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Frequently Asked Questions - Tanks
  • Is the U.L. approved paint okay for inside of my potable water tank?
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    • The Rust-Oleum W9200 Potable Water Epoxy paint is certified by Underwriters Laboratories for use in potable water tanks over 1,000 gallon minimum in accordance with ANSI/NSF Standard 61. Underwriters Laboratories is an approved lab for testing and certifying products for compliance with this standard. USA BlueBook recommends that you check with your local regulatory agency for their approval before purchasing this product.
  • What applications are not suitable for linear polyethylene tanks?
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    • Holding liquids with temperatures in excess of 150 degrees Fahrenheit.
      Exposure to liquids such as aromatic hydrocarbons (gasoline, diesel fuel) and halogenated solvents (carbon tetrachloride)
      Mixed use, using tank for alternately holding non-compatible chemicals (eg. sodium hydroxide and sulfuric acid)
      Pressurized tank applications (designed for atmospheric use only).
  • Do all polyethylene tanks meet NSF Standard 61 for potable water use?
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    • No. To meet NSF Standard 61, the tank manufacturer must have their products tested and approved by NSF as meeting or exceeding Standard 61 criteria. NSF Standard 61 states that tanks must not leach potential contaminants from the resins used in manufacturing the tank into the stored liquid, or that any leaching that does occur must not exceed acceptable public health levels.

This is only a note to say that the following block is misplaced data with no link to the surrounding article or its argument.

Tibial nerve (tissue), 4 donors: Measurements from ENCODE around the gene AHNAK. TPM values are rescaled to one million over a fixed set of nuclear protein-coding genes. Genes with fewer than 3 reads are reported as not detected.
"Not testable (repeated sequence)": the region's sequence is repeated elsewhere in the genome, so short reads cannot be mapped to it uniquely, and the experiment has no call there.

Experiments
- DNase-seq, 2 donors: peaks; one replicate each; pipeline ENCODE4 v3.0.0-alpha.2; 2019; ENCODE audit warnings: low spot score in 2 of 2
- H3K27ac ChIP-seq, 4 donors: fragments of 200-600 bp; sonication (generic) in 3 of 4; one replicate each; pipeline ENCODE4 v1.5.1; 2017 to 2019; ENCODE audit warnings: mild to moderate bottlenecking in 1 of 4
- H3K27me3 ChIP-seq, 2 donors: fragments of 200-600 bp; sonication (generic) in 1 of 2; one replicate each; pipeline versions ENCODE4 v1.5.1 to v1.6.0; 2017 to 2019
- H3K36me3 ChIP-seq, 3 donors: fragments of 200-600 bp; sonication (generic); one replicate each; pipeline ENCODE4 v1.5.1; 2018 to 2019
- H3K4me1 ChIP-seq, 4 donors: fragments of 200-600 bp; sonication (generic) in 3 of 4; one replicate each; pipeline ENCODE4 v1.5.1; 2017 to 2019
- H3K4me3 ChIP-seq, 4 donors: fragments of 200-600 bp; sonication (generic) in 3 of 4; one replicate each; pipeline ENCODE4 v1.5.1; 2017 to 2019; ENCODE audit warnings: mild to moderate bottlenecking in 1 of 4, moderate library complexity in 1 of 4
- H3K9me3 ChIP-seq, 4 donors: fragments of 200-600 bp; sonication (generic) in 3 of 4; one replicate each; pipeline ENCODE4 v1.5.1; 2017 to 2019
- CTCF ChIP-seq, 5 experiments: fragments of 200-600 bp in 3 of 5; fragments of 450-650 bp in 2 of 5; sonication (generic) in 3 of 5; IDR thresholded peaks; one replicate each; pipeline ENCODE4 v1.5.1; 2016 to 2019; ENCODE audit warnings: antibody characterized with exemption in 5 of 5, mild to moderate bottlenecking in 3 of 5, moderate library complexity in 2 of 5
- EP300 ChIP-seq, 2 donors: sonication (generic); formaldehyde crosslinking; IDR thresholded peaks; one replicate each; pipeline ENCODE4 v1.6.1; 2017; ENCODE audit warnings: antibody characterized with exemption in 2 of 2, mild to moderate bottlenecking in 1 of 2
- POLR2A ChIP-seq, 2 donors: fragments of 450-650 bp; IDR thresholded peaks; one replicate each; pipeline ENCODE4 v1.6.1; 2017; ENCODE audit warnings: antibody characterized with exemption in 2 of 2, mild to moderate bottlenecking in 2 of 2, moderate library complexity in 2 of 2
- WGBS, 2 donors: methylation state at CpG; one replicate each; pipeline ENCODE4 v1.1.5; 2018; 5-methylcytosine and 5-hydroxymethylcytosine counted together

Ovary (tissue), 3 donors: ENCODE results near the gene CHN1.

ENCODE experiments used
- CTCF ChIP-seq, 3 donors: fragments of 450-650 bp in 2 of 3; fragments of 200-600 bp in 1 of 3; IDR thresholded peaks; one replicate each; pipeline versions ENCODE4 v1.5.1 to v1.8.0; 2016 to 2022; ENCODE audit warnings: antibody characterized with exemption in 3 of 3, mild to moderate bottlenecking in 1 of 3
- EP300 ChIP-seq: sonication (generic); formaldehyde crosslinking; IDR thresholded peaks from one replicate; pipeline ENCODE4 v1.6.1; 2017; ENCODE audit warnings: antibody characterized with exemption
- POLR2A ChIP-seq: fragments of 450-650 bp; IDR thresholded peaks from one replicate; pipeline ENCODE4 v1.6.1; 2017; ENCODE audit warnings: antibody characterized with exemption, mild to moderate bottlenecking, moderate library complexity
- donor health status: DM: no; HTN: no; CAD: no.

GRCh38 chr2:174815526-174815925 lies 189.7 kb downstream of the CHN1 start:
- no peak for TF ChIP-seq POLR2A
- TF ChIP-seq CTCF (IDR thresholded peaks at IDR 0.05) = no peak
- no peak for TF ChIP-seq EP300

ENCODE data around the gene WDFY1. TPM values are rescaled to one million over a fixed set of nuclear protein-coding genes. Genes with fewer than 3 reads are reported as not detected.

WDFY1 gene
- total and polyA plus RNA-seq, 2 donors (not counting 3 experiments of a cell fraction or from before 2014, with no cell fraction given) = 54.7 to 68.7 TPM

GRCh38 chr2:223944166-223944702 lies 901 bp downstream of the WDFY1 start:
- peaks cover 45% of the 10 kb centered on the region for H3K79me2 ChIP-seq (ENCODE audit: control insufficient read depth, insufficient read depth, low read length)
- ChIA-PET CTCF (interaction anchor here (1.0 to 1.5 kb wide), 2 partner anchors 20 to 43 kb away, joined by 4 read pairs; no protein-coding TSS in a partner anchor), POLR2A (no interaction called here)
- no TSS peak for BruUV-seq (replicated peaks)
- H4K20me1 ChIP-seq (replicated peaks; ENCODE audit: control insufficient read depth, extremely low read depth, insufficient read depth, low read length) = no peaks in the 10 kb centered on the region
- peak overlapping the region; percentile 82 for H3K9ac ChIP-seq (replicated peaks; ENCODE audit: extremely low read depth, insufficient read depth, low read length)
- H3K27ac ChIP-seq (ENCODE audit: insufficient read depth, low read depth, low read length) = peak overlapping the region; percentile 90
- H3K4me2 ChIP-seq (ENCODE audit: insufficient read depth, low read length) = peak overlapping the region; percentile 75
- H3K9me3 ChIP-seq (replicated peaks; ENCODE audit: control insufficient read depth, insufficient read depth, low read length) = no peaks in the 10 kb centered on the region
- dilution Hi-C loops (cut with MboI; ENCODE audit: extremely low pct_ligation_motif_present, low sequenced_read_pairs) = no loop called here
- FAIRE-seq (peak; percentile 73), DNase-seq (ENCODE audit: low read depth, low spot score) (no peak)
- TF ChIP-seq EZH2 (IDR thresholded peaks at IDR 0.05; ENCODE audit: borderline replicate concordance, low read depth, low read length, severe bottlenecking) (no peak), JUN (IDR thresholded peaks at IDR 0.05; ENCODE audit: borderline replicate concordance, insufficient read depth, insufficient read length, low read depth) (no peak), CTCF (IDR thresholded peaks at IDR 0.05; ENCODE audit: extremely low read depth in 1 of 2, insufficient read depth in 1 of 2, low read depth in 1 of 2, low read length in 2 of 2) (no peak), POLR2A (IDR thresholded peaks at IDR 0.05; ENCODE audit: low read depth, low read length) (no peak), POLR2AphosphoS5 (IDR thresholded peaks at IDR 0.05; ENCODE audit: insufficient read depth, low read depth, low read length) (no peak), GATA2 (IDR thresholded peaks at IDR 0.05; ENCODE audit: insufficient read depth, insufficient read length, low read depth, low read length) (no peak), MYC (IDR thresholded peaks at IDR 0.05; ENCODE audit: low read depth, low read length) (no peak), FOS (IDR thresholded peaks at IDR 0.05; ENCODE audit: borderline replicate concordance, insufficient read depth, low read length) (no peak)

However, NSF Standard 61 is relatively new. Linear polyethylene tanks without NSF Standard 61 approval have been used to store potable water for years. The materials used in manufacturing these tanks comply with the U.S. Food and Drug Administration Regulation 117.1520. The criteria used in Regulation 117.1520 is very similar to that used in NSF Standard 61. Some states are now specifying that tanks must meet the actual NSF Standard 61 for potable water storage. Before purchasing a tank used for potable water storage, verify with your local regulatory agency which standard/regulation is accepted in your area.
      In addition, please note the following:
      Polyethylene tanks for potable water applications must be ordered in natural color (white) only.
      Crosslinked polyethylene tanks should NOT be used for food or potable water applications!
      Our USABlueBook polyethylene tanks from Snyder meet NSF Standard 61 compliance service.
  • How heavy of a material can I store in a polyethylene tank?
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    • A tank with a specific gravity of 1.5 can hold a liquid up to 12.5 pounds per gallon at 100 degrees F. A tank with a specific gravity of 1.9 can hold a liquid up to 15.75 pounds per gallon at 73 degrees F. Please note that an increase in liquid temperature will substantially decrease the specific gravity rating. Also, certain chemicals have environmental stress cracking agents in them so higher specific gravity tanks are needed to compensate even though the weight of the chemical may be lower.
  • What is the maximum temperature that your tanks will withstand?